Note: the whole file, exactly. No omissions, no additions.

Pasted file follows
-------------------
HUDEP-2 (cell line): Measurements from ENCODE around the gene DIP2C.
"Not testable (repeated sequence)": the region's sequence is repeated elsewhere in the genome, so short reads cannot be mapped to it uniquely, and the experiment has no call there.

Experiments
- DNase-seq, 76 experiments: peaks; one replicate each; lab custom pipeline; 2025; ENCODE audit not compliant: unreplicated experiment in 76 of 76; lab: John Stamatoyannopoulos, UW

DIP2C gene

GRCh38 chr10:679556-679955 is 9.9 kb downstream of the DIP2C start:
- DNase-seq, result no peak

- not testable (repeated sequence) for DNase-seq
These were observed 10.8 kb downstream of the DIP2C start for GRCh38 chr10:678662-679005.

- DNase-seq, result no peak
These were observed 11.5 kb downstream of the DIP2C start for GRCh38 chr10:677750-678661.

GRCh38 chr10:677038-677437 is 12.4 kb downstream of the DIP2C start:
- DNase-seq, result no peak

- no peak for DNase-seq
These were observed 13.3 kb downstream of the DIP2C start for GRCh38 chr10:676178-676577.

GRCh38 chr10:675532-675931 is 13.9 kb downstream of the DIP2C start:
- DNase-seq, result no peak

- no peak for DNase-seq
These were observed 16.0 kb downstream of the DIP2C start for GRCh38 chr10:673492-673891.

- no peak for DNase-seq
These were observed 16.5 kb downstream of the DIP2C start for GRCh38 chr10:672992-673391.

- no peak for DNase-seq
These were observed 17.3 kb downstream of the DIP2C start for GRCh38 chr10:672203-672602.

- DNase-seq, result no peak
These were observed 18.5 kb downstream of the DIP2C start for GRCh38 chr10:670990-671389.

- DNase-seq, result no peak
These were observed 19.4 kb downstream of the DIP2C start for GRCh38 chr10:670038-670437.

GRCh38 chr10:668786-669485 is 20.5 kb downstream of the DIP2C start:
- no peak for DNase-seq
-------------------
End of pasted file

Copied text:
HUDEP-2 (cell line): Measurements from ENCODE around the gene DIP2C.
"Not testable (repeated sequence)": the region's sequence is repeated elsewhere in the genome, so short reads cannot be mapped to it uniquely, and the experiment has no call there.

Experiments
- DNase-seq, 76 experiments: peaks; one replicate each; lab custom pipeline; 2025; ENCODE audit not compliant: unreplicated experiment in 76 of 76; lab: John Stamatoyannopoulos, UW

DIP2C gene

GRCh38 chr10:679556-679955 is 9.9 kb downstream of the DIP2C start:
- DNase-seq, result no peak

- not testable (repeated sequence) for DNase-seq
These were observed 10.8 kb downstream of the DIP2C start for GRCh38 chr10:678662-679005.

- DNase-seq, result no peak
These were observed 11.5 kb downstream of the DIP2C start for GRCh38 chr10:677750-678661.

GRCh38 chr10:677038-677437 is 12.4 kb downstream of the DIP2C start:
- DNase-seq, result no peak

- no peak for DNase-seq
These were observed 13.3 kb downstream of the DIP2C start for GRCh38 chr10:676178-676577.

GRCh38 chr10:675532-675931 is 13.9 kb downstream of the DIP2C start:
- DNase-seq, result no peak

- no peak for DNase-seq
These were observed 16.0 kb downstream of the DIP2C start for GRCh38 chr10:673492-673891.

- no peak for DNase-seq
These were observed 16.5 kb downstream of the DIP2C start for GRCh38 chr10:672992-673391.

- no peak for DNase-seq
These were observed 17.3 kb downstream of the DIP2C start for GRCh38 chr10:672203-672602.

- DNase-seq, result no peak
These were observed 18.5 kb downstream of the DIP2C start for GRCh38 chr10:670990-671389.

- DNase-seq, result no peak
These were observed 19.4 kb downstream of the DIP2C start for GRCh38 chr10:670038-670437.

GRCh38 chr10:668786-669485 is 20.5 kb downstream of the DIP2C start:
- no peak for DNase-seq